Thu. Jul 29th, 2021

Many Canadians remember that the escalating cost of the long-gun registry weakened public support for the program, allowing Prime Minister Stephen Harper to pass legislation to destroy the registry in 2012. There are now rumblings about the expense of the proposed buyback of newly prohibited assault-style rifles. History suggests, however, there is a solution to this potential draw on public finances: prohibit the guns without compensating owners.

In the 2019 election, the Liberals said they would ban “all military-style assault rifles, including the AR-15” and would introduce “a buyback program” offering “fair market prices for owners.” The promise to pay owners seemed motivated by a desire to soften potential opposition to new gun control measures, which was probably a fool’s errand.

The federal government declared several models of rifles, including the AR-15, to be prohibited weapons in 2020. However, Bill C-21, the subsequent Liberal gun control bill introduced in 2021, lacked details on a buyback system. The government also indicated that owners of the newly banned rifles could keep them, but not use them.

On June 29, the Parliamentary Budget Office (PBO) reported on the buyback proposal, despite the fact that the number of guns affected is uncertain (the destruction of the long-gun registry contributes to this information vacuum). The RCMP estimates 150,000 firearms were prohibited. The Canadian Sporting Arms and Ammunition Association, an industry group, claims approximately 518,000 guns were banned. The PBO used these estimates and different possible levels of uptake in a voluntary scheme to produce a range for the program’s cost: from $56 million to $756 million.

Gun groups trumpeted the largest of the possible estimates, probably because they believe the high level of public support for the assault-style rifle ban will soften if costs escalate. Firearm advocates are thus keen to inflate the cost of the buyback; a Fraser Institute report suggested that a buyback could cost almost $5 billion.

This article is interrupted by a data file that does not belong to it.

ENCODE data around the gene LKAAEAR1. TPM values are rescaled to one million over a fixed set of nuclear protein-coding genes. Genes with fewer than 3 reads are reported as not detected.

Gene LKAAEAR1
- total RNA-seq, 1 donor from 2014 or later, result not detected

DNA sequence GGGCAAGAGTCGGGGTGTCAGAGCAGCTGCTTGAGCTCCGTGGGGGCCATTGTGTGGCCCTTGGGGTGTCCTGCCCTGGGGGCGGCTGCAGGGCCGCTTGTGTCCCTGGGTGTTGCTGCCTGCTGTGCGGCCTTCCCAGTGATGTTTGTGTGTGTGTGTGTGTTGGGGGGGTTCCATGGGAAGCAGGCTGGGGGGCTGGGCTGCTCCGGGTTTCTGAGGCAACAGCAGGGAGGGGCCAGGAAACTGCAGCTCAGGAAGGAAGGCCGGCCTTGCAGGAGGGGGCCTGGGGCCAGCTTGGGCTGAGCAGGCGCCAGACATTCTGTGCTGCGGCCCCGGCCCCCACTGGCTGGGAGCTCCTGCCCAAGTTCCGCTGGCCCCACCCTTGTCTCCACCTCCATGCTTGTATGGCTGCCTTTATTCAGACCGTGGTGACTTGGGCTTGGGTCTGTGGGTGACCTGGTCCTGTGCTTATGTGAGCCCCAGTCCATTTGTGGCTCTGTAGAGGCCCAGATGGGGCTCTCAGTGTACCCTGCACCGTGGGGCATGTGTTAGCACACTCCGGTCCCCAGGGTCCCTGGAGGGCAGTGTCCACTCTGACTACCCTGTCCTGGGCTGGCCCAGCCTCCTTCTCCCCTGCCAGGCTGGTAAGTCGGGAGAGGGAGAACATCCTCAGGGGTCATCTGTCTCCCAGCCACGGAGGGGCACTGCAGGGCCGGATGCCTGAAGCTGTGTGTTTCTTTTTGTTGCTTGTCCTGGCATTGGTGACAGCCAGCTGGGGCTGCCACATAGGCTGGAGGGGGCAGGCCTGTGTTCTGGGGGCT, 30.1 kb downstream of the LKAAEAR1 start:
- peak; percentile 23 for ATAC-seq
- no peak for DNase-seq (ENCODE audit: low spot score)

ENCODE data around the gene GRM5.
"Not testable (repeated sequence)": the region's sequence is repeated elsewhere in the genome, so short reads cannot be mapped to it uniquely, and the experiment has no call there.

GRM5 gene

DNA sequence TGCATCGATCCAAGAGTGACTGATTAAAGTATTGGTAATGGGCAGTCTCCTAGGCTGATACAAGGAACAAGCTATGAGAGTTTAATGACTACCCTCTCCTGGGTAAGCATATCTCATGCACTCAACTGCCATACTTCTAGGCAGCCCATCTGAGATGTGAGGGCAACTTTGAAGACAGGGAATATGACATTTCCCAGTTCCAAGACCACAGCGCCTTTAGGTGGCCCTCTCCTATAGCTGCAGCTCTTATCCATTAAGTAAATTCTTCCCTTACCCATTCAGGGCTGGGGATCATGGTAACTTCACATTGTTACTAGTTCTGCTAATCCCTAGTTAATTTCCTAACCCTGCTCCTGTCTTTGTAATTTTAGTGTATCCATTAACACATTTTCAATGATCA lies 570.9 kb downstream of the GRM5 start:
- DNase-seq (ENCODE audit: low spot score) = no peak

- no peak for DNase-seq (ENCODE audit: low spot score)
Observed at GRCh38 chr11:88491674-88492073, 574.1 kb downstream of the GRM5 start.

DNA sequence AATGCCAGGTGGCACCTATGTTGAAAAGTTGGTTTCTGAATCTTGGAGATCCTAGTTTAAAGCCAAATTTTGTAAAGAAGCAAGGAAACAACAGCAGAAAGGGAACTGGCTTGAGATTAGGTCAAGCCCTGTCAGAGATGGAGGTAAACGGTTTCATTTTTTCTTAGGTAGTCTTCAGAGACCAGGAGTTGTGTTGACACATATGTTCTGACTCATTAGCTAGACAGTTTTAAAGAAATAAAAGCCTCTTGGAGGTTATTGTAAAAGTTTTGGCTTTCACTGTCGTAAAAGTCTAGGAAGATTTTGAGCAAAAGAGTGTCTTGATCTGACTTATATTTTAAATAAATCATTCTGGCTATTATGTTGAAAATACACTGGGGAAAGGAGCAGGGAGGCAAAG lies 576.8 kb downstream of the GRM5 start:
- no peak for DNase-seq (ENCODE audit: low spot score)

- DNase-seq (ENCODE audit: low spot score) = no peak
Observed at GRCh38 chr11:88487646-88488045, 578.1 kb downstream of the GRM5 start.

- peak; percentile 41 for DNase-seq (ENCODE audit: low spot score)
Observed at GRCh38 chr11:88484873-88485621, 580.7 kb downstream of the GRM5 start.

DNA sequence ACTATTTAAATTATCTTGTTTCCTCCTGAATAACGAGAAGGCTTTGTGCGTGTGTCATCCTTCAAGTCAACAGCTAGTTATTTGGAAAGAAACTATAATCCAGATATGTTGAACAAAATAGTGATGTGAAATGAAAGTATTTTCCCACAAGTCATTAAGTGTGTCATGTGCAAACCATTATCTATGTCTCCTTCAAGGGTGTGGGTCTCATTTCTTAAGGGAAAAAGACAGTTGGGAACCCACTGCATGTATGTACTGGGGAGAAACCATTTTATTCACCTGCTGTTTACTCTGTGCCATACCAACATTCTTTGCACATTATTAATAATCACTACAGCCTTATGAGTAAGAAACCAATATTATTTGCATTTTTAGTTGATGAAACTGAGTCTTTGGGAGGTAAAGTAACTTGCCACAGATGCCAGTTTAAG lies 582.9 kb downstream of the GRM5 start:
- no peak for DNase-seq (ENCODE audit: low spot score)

However, such enormous estimates may have an unintended consequence for gun owners: it could lend support to the idea of prohibiting assault rifles without taxpayers doling out compensation. COVID has placed enormous pressures on public finances. Every dollar given for an AR-15 is a dollar not spent on expanding child-care programs or helping small businesses.

Ottawa has prohibited firearms without providing compensation before (though owners sometimes retained guns under “grandfather” provisions). In 1977 automatic rifles were prohibited without compensation. In 1991, Brian Mulroney’s government banned many rifle models without compensation. The Liberal government of the mid-1990s also offered no recompense when it declared tens of thousands of rifles and handguns prohibited.

Those examples suggest that gun groups might be wise to work with the government to ensure reasonable compensation, rather than inflating the potential cost of the program to undermine it. If the public finds a buyback too expensive, firearm owners may find themselves with neither their guns nor compensation.

R. Blake Brown is a professor of history at Saint Mary’s University.